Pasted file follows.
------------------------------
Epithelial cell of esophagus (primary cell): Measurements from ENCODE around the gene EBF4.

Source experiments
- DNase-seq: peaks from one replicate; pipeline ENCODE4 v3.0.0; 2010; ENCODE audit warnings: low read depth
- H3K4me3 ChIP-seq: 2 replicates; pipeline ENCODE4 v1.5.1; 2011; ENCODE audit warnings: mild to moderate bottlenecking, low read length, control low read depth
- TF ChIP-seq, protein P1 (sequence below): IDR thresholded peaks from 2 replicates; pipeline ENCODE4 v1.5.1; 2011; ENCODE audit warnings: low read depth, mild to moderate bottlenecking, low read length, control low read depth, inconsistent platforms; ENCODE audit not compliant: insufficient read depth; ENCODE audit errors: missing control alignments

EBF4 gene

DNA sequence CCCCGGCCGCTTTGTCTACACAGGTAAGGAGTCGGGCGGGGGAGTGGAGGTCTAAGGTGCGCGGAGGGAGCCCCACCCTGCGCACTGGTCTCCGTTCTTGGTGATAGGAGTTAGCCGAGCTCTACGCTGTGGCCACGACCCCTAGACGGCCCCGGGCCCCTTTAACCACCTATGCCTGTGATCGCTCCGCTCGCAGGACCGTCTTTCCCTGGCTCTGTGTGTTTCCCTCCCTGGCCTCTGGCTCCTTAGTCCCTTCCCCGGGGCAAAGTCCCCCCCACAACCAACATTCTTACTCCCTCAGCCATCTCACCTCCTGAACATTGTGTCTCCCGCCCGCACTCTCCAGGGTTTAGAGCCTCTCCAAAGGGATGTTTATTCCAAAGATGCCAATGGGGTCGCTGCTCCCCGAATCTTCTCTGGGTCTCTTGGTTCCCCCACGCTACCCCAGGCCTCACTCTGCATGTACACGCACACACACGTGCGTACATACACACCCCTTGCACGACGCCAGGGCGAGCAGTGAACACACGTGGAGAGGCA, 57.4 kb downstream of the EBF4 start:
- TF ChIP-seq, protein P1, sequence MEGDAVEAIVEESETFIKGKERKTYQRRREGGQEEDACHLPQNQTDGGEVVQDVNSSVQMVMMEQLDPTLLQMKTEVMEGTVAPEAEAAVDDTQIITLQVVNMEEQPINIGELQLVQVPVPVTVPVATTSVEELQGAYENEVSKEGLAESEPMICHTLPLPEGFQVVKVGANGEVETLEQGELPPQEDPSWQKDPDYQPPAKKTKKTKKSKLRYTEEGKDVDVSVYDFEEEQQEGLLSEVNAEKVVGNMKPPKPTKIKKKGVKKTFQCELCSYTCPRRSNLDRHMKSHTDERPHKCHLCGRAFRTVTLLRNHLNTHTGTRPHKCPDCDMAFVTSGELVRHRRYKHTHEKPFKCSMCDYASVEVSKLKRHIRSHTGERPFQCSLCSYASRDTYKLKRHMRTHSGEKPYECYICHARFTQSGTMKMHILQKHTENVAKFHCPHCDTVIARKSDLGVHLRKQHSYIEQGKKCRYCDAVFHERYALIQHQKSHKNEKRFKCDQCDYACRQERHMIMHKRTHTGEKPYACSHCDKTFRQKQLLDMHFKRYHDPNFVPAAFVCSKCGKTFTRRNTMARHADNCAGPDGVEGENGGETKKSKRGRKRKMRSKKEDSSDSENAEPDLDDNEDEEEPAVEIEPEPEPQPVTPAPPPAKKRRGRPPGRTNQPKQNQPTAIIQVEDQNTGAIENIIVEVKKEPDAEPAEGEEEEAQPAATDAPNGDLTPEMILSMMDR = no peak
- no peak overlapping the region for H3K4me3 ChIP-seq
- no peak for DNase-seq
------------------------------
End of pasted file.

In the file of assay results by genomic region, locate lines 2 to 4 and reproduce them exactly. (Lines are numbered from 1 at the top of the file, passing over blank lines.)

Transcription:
Source experiments
- DNase-seq: peaks from one replicate; pipeline ENCODE4 v3.0.0; 2010; ENCODE audit warnings: low read depth
- H3K4me3 ChIP-seq: 2 replicates; pipeline ENCODE4 v1.5.1; 2011; ENCODE audit warnings: mild to moderate bottlenecking, low read length, control low read depth